Film review by: Witney Seibold
Quentin Despieux‘s “Rubber” is a cult hit in the making. You may have read about it. It’s that film about a sentient living tire, that rolls about a desert landscape, merrily killing the people who anger or abuse it. The tire explodes people’s heads with its psychic powers, and stalks each of its victims with violent glee (or whatever a tire feels). But what sounds like a mere playful spoof of slasher film tropes, very quickly proves itself to be a mind-melting absurdist comedy, that is much more interested in exploring the subtle give-and-take relationship audiences have with the films they watch. “Rubber” is nothing short of a beautiful, hilarious, confusing, and pointed surrealist exercise, all cloaked in the guise of a slasher spoof. Don’t be fooled, college kids. This is no mere larf. It is a legitimate oddity.
“Rubber” opens with a monologue given by talented character actor Stephen Spinella, who plays a sheriff. He explains that “no reason” seems to be the driving force behind most drama, and proceeds to cites a handful of inappropriate examples. He pours a glass of water onto the ground. He distributes binoculars to a small audience looking on, and they spy the events of the film through them. The grizzled old man in the crowd is played by Wings Hauser. They comment on the film, but become concerned as the day passes, and they run out of food.
Through the binoculars, they espy the titular tire slowly rising from its roadside grave, and slowly understanding its new mobility and vivacity. These scenes featuring just the tire are a marvel of filmmaking. Through only subtle movements and editing, we begin to feel the character of the tire, its need to learn about itself, its nascent consciousness. The puppetry is as impressive as anything in Albert Lamorisse‘s 1956 film “The Red Balloon,” and we get a similar sense of child-like wonder watching the tire roll about through the dusty desert roads, taking naps by the highway, and drinking at ponds. Eventually the tire (credited as “Robert”) learns that it has the ability to psychically explode things it dislikes. That’s when the film kicks into spoof territory.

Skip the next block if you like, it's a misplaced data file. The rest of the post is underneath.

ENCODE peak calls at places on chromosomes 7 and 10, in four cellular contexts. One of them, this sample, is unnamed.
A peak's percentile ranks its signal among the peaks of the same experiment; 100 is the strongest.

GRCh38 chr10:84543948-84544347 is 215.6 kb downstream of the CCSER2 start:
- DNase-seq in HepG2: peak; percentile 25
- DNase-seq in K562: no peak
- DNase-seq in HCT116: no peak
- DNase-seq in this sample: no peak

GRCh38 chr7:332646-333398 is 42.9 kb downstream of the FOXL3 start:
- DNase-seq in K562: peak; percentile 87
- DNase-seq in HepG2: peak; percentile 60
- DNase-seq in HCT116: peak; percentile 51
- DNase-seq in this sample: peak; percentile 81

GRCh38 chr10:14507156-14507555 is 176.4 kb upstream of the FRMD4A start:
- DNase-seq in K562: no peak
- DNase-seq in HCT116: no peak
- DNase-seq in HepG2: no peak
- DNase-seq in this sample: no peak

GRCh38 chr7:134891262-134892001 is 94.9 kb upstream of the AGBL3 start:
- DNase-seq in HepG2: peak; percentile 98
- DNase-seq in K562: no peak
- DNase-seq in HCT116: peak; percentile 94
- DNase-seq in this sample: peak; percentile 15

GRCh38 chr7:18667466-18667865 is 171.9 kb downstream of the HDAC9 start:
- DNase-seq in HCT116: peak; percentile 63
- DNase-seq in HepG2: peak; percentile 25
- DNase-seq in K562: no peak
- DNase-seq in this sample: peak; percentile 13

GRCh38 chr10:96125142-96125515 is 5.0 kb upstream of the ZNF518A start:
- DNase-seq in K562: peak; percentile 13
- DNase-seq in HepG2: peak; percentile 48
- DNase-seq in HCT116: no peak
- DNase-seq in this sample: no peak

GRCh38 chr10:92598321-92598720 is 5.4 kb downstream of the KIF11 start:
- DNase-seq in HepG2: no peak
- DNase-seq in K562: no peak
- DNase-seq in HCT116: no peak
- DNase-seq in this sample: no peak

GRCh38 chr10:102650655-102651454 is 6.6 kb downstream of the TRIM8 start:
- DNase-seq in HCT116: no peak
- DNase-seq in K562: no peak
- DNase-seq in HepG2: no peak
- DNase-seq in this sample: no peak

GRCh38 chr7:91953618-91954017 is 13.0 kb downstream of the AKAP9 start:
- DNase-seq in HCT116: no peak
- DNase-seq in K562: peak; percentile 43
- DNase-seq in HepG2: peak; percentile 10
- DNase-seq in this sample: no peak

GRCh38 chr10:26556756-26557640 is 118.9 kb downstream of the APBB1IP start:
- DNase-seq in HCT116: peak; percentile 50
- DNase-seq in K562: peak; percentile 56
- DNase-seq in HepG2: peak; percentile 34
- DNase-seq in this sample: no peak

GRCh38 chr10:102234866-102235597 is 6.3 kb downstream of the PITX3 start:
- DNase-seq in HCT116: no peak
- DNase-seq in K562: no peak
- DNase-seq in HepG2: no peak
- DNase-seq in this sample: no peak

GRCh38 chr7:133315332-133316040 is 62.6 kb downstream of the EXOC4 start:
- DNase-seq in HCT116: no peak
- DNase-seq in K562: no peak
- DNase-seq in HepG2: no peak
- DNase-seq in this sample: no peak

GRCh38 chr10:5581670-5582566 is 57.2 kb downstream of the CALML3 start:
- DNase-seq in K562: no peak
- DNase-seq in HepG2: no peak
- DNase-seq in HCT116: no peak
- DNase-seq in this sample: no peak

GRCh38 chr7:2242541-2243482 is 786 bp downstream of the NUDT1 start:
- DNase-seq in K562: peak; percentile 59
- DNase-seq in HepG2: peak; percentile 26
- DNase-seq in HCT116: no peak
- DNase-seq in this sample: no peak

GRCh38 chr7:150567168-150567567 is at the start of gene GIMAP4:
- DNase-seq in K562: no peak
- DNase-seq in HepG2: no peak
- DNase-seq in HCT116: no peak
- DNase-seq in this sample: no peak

From there, we have some of the recognizable slasher tentpoles: the kid (Remy Thorne) whom no one believes; the father (David Bowe from “UHF”) who badmouths the kid, the sexy young hottie (Roxane Mesquida from “Fat Girl”) who takes a shower. But these elements are given the most rudimetary form of lip service, as the characters seem intent on commenting that they are in a film that makes no sense at all. We frequently cut back to the distant audience with binoculars, and they comment that they may die. Hm…
This may feel a little immature at times, and, in some passages “Rubber” resembles the off-the-wall and untamed comedy of any given self-formed college comedy troupe. I ran with those circles back in school, and I know many young ambitious filmmakers who made absurdist comedies of this stripe with their own camcorders as far back as the early 1990s. Where Despieux excels is not only his gumption in completing his wacky project, but his madman’s insistence that he is making a statement with his film, only to declaratively scream that he is not.
“Rubber” is delightfully absurd. It’s the kind of film that will pass into myth on college campuses. I have noticed that it is already topping “Weirdest Movie Ever” lists on the Internet Movie Database. “Rubber” will spend several years being mentioned in hushed tones by lovers of the bizarre. Cult celebrities will see it and love it. It will become a point of comparison. I have seen hundreds of bizarre, bizarre movies in my life, and feel that “Rubber” can join their ranks.
This is the kind of comedy that doesn’t come along nearly often enough. If it has any precedents at all, it would be Steven Soderbergh‘s 1996 film “Schizopolis,” another film that was pointedly pointless, unendingly hilarious, and left you feeling pleasantly off-balance. Despieux will likely bless us with more surrealist joy as the years pass, and we would all do well to see his current film in theaters.